Employers who made the election to defer 2020 social security tax payments per provided CARES Act relief issued in March of 2020 are required to remit the first repayment by December 31, 2021. The second portion can continue deferral until December 31, 2022. To avoid penalties and interest, at least half of the total deferred payroll taxes need to be remitted by December 31, 2021.
A failure-to-pay and failure-to-deposit penalties may come into play for any untimely or inadequate payments. Per released IRS guidance, penalties are due on the full amount of deferred taxes if the first or second repayment are not remitted by deadlines and payments are less than the required scheduled amount. The first payment is due by December 31, 2021, and must equal at least 50% of total taxes deferred. The second payment is due by December 31, 2022 and must close the remainder of the deferred taxes balance.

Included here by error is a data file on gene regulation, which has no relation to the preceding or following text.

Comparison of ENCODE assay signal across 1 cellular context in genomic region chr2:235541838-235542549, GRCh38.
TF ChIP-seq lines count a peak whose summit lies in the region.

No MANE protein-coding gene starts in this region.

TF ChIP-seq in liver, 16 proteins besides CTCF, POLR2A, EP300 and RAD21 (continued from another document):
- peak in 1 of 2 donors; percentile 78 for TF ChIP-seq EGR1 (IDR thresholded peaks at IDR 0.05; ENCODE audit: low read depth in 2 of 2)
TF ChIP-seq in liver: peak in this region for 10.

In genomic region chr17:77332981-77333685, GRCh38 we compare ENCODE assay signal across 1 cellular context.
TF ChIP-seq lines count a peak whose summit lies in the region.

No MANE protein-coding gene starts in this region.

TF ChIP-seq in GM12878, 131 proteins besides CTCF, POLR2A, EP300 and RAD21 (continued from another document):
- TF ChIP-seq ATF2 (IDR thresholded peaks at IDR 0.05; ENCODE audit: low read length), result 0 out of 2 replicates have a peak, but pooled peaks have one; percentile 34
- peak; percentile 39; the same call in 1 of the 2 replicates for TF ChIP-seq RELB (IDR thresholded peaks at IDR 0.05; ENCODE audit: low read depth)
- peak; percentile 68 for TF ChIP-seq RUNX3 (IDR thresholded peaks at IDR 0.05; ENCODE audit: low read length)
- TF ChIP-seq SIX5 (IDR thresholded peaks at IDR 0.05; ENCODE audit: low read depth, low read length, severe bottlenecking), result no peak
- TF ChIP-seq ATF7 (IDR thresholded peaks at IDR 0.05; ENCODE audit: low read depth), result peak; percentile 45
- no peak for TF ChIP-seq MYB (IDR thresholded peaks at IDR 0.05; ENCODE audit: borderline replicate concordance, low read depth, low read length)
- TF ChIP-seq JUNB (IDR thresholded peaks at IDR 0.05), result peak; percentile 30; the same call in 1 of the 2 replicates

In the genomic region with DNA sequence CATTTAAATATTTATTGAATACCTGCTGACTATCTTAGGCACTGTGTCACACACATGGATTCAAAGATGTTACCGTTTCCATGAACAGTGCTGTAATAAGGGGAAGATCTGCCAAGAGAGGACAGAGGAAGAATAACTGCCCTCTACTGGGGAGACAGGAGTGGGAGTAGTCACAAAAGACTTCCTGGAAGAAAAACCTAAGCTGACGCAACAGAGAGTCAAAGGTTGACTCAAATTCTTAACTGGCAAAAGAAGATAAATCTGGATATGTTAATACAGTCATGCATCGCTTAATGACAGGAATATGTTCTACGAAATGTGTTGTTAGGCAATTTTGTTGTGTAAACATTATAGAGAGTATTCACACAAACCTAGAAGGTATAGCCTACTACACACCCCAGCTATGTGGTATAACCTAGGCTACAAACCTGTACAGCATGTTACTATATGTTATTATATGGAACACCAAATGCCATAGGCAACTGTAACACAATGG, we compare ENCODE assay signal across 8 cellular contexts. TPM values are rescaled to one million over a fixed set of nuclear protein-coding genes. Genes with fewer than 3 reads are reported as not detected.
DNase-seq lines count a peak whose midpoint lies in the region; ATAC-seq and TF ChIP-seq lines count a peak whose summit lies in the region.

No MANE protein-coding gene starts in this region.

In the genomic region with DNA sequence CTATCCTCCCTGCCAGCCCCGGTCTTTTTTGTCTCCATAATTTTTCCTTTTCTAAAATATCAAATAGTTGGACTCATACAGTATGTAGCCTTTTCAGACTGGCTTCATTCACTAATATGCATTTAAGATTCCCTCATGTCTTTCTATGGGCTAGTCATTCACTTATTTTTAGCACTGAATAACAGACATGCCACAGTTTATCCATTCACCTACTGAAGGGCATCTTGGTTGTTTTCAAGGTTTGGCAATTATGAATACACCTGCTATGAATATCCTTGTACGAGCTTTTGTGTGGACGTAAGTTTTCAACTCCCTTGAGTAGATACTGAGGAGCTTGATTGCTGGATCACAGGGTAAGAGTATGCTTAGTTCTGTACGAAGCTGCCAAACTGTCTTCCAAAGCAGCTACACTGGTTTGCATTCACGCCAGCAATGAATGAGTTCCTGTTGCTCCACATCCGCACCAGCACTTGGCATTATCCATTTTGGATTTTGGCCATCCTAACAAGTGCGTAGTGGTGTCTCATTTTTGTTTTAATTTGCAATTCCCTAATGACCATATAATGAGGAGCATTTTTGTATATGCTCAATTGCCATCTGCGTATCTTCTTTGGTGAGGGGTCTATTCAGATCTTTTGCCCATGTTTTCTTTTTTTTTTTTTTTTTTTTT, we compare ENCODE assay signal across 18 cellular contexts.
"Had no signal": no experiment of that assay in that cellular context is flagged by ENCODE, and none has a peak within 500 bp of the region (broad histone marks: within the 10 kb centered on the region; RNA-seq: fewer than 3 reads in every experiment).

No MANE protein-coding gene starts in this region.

For example, if total deferred taxes are $100,000, then a 2% failure-to-deposit penalty will be due on $100,000 if 50% payment is not remitted and payment is more than one day past December 31, 2021. Failure-to-deposit penalties can climb up to 10% if payment is 15 or more days delinquent. The same principle applies for next year’s final repayment. This penalty example does not include any failure-to-pay assessments or late payment interest that could also be assessed by the IRS.
Companies can make payments electronically via credit card, direct debit or by check/money order. If the company files a quarterly Form 941, the payment should be applied to related quarter. This means multiple separate payments may need remitted if the deferred taxes cover different calendar periods. If an annual payroll return is filed (Form 943 or 944) then payments can be applied to the year 2020.